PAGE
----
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Miller v. Sanford

United States District Court, N.D. Georgia, Atlanta Division
Jan 31, 1945
59 F. Supp. 812 (N.D. Ga. 1945)


No. 2015 H.C.

January 31, 1945.

William Roy Miller, in pro. per., for petitioner.

M. Neil Andrews, U.S. Atty., and Harvey H. Tysinger, Asst. U.S. Atty., all of Atlanta, Ga., for respondent.

Habeas corpus proceeding by William Roy Miller against Joseph W. Sanford, Warden, to secure petitioner's release from the Atlanta Penitentiary.

Writ discharged, and petitioner remanded to custody of respondent.

By his petition for the writ of habeas corpus, William Roy Miller asserts that he is illegally detained by the warden of the Atlanta Penitentiary. He states further the commitments under which he is held and attacks their legality. The writ was issued and a hearing had and continued to allow the presentation of additional evidence.

The petitioner is held in custody by virtue of two sentences and commitments issued thereon; one from the District Court of the United States for the Northern District of Texas, at Dallas, and the other, provided to begin at the expiration of the Dallas sentence, imposed by the District Court of the United States for the Southern District of Texas, at Houston.

The Dallas commitment is pursuant to a sentence of the court of 7½ years to date from January 14, 1939. This sentence was actually entered on May 16, 1944, in conformity with the mandate and direction of the United States Supreme Court, 321 U.S. 752, 64 S.Ct. 634, which upon consideration of an appeal by the present petitioner, reversed the judgment of the Circuit Court of Appeals for the Fifth Circuit and remanded the cause to the District Court at Dallas with directions that the former orders and sentences of the court in three certain criminal cases there pending be clarified, and the legal sentences imposed thereby established. After a hearing, Judge Wilson determined that the legal sentences thereby imposed were 7½ years. It is unnecessary to state the circumstances giving rise to the appeals and the direction of the United States Supreme Court. One of the appeals is found in Miller v. United States, 5 Cir., 128 F.2d 519, and the other appeal from the sentence imposed subsequent to the decision in that case is Miller v. United States, 5 Cir., 136 F.2d 287, which affirmed the correction of the record by the trial court so as to fix a sentence of 8½ years total to be served on all of the counts of the three cases. On appeal from this affirmance, the Supreme Court ordered ( 321 U.S. 752, 64 S.Ct. 634): "on consideration of the stipulation between counsel for the petitioner and the Solicitor General, the judgment of the Circuit Court of Appeals is reversed and the cause is remanded to the District Court of the United States for the Northern District of Texas with direction that petitioner, after reasonable notice, be accorded a hearing on the issues involved before a judge other than the sentencing judge, and that at such hearing petitioner be allowed to be present and represented by counsel, with opportunity to adduce testimony and cross-examine witnesses." Thereafter, and in full accord with the provisions of this order, a hearing was had before his Honor, Judge James A. Wilson, who rendered an opinion and entered sentence totalling 7½ years. No appeal was taken from this order and sentence, and it constitutes a final and binding determination of the sentence to be served by the petitioner under the Dallas cases. The above sentence of 7½ years, dating from January 14, 1939, as therein provided, and with good time allowances, has already been served. It therefore becomes necessary to consider the legality of the sentence imposed by the District Court at Houston which was provided to become effective at the expiration of the Dallas sentences.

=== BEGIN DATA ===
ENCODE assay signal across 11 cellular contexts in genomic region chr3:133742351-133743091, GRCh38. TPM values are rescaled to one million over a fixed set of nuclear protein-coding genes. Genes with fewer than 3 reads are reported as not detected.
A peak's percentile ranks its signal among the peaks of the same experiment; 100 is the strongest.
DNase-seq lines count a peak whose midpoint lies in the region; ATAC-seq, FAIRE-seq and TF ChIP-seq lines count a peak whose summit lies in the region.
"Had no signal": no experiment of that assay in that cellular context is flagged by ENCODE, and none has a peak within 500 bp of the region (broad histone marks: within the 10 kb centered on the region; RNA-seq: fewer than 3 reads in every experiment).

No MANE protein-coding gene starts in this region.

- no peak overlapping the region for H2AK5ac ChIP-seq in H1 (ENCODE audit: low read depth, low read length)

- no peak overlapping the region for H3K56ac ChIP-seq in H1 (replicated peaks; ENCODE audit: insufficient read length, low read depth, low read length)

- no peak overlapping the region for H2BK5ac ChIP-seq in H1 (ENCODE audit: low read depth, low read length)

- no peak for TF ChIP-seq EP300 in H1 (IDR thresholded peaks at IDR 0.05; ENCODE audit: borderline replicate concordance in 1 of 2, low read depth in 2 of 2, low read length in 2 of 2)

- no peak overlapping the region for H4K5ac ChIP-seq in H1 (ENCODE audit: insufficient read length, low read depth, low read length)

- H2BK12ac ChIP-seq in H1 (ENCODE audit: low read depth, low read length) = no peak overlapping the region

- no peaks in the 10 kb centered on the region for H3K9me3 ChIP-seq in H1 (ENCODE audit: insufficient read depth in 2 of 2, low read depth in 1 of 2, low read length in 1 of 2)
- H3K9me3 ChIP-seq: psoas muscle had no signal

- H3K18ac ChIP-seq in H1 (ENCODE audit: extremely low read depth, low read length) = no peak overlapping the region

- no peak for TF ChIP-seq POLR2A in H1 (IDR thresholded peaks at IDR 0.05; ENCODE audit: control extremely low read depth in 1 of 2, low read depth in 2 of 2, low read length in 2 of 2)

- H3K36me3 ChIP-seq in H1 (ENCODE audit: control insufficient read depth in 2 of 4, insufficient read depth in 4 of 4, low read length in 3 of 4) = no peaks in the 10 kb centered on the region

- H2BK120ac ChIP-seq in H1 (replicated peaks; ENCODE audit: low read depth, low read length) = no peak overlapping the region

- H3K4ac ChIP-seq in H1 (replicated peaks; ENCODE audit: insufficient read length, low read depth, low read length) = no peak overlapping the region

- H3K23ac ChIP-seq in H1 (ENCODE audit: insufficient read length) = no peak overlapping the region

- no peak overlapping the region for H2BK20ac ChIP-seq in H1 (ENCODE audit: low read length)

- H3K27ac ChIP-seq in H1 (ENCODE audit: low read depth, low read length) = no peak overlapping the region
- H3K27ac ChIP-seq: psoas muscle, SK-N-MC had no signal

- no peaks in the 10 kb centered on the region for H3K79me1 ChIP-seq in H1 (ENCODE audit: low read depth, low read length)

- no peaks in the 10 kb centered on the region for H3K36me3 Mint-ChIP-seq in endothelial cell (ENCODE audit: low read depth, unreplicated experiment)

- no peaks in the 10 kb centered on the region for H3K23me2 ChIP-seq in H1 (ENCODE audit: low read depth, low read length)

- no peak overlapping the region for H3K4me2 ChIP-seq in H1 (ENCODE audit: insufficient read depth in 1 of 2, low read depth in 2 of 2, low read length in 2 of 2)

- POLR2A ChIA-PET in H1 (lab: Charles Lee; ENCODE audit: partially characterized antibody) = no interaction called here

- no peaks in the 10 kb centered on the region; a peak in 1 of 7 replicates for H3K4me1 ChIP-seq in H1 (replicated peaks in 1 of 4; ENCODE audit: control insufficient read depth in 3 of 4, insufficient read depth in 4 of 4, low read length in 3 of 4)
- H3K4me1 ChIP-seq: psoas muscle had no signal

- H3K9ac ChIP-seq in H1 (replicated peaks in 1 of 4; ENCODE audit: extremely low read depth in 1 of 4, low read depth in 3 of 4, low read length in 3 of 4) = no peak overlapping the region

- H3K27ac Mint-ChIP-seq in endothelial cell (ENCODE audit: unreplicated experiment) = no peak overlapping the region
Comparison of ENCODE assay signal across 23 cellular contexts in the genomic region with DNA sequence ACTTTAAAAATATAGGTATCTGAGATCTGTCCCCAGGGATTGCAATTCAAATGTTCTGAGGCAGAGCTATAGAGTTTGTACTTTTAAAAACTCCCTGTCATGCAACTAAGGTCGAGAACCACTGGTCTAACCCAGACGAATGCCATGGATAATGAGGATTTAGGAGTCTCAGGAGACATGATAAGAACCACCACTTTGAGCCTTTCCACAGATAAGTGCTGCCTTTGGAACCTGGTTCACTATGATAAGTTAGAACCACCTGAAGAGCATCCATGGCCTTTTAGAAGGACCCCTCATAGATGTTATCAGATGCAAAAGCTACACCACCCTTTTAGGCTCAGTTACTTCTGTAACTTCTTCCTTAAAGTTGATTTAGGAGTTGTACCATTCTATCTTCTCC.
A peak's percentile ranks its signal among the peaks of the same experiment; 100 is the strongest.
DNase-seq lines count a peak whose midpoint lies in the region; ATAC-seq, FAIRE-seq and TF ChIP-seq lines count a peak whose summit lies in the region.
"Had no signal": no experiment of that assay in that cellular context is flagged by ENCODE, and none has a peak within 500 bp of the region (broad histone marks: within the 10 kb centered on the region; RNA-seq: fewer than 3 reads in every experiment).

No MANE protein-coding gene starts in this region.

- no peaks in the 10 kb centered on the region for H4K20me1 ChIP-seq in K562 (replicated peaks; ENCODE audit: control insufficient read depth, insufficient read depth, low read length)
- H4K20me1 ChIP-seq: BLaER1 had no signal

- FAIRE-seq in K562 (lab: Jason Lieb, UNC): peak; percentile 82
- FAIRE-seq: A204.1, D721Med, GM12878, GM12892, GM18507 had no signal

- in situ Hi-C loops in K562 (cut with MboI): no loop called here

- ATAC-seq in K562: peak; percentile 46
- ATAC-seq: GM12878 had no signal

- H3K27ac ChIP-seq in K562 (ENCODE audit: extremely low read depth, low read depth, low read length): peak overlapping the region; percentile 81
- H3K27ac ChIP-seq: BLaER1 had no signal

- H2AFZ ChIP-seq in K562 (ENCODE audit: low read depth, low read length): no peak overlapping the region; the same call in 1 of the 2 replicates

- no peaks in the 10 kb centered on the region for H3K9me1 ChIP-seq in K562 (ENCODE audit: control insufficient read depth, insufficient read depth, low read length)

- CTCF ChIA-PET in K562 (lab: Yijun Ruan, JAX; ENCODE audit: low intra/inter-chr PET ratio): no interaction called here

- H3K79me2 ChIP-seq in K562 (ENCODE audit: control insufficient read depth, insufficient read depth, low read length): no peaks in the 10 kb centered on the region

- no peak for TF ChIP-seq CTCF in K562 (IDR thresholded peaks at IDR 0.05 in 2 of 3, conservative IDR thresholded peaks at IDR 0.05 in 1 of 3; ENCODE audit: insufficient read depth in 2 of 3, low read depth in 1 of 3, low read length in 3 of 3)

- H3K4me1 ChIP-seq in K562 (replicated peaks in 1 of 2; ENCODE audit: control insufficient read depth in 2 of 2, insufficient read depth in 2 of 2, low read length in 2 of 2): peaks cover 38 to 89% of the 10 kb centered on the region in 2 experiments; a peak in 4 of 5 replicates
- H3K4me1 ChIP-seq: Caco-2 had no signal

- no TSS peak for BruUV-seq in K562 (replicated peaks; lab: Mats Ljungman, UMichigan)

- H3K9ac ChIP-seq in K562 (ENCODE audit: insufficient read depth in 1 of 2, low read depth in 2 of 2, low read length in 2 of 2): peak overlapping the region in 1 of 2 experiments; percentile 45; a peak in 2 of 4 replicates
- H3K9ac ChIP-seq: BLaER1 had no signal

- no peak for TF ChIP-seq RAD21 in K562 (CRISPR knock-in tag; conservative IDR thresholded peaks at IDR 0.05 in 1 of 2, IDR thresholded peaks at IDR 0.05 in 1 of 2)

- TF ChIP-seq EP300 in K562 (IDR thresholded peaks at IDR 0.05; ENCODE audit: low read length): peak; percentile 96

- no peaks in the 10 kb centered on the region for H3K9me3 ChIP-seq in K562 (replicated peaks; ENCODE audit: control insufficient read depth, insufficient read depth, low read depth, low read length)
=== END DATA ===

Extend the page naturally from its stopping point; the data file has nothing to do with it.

Not designated for publication.

On March 14, 1939, petitioner was arraigned and placed on trial in the United States District Court at Houston, Texas, upon an indictment in six counts charging violation of the provisions of section 347, 18 U.S.C.A. He was represented by counsel appointed by the court, entered a plea of not guilty, and he was by the jury found guilty on all of the counts of the indictment. He was thereupon sentenced by the court to imprisonment for the term of five years on each count; the five years imposed on each of the counts one, two and three, to be concurrent, and the five years imposed on each of the counts four, five and six to be concurrent of each other but cumulative of the sentences on counts one, two and three, making a total term of imprisonment of ten years to be served, with the proviso that the ten years be cumulative of the sentence theretofore imposed upon the defendant by the District Court at Dallas.